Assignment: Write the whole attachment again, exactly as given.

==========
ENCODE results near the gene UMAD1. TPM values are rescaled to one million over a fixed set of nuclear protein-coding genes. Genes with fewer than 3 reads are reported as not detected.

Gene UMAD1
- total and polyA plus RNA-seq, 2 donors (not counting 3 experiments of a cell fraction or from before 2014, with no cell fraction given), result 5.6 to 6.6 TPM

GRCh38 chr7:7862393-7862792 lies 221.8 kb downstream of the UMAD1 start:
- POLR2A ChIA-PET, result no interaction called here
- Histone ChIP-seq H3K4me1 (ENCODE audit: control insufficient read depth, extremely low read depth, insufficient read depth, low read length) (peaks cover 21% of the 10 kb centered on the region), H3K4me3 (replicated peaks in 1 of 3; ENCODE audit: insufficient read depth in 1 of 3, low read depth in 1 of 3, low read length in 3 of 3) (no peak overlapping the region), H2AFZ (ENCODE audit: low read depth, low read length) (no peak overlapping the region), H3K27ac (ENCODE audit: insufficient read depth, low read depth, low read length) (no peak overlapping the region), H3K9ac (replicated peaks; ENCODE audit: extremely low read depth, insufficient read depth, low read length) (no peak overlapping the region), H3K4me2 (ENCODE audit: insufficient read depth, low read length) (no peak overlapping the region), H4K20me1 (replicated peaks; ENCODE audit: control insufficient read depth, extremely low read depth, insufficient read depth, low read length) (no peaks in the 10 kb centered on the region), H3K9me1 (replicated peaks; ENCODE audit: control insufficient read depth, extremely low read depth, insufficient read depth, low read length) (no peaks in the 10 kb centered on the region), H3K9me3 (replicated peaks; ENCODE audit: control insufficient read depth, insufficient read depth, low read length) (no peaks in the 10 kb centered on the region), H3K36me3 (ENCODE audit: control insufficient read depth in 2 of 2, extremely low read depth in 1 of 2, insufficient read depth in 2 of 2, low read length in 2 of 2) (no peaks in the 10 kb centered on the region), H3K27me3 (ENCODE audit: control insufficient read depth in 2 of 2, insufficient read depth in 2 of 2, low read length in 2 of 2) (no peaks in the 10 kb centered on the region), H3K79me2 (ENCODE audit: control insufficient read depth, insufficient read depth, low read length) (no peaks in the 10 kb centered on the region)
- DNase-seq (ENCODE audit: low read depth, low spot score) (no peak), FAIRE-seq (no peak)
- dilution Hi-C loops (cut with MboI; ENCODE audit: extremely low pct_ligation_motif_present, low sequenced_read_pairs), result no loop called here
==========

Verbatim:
ENCODE results near the gene UMAD1. TPM values are rescaled to one million over a fixed set of nuclear protein-coding genes. Genes with fewer than 3 reads are reported as not detected.

Gene UMAD1
- total and polyA plus RNA-seq, 2 donors (not counting 3 experiments of a cell fraction or from before 2014, with no cell fraction given), result 5.6 to 6.6 TPM

GRCh38 chr7:7862393-7862792 lies 221.8 kb downstream of the UMAD1 start:
- POLR2A ChIA-PET, result no interaction called here
- Histone ChIP-seq H3K4me1 (ENCODE audit: control insufficient read depth, extremely low read depth, insufficient read depth, low read length) (peaks cover 21% of the 10 kb centered on the region), H3K4me3 (replicated peaks in 1 of 3; ENCODE audit: insufficient read depth in 1 of 3, low read depth in 1 of 3, low read length in 3 of 3) (no peak overlapping the region), H2AFZ (ENCODE audit: low read depth, low read length) (no peak overlapping the region), H3K27ac (ENCODE audit: insufficient read depth, low read depth, low read length) (no peak overlapping the region), H3K9ac (replicated peaks; ENCODE audit: extremely low read depth, insufficient read depth, low read length) (no peak overlapping the region), H3K4me2 (ENCODE audit: insufficient read depth, low read length) (no peak overlapping the region), H4K20me1 (replicated peaks; ENCODE audit: control insufficient read depth, extremely low read depth, insufficient read depth, low read length) (no peaks in the 10 kb centered on the region), H3K9me1 (replicated peaks; ENCODE audit: control insufficient read depth, extremely low read depth, insufficient read depth, low read length) (no peaks in the 10 kb centered on the region), H3K9me3 (replicated peaks; ENCODE audit: control insufficient read depth, insufficient read depth, low read length) (no peaks in the 10 kb centered on the region), H3K36me3 (ENCODE audit: control insufficient read depth in 2 of 2, extremely low read depth in 1 of 2, insufficient read depth in 2 of 2, low read length in 2 of 2) (no peaks in the 10 kb centered on the region), H3K27me3 (ENCODE audit: control insufficient read depth in 2 of 2, insufficient read depth in 2 of 2, low read length in 2 of 2) (no peaks in the 10 kb centered on the region), H3K79me2 (ENCODE audit: control insufficient read depth, insufficient read depth, low read length) (no peaks in the 10 kb centered on the region)
- DNase-seq (ENCODE audit: low read depth, low spot score) (no peak), FAIRE-seq (no peak)
- dilution Hi-C loops (cut with MboI; ENCODE audit: extremely low pct_ligation_motif_present, low sequenced_read_pairs), result no loop called here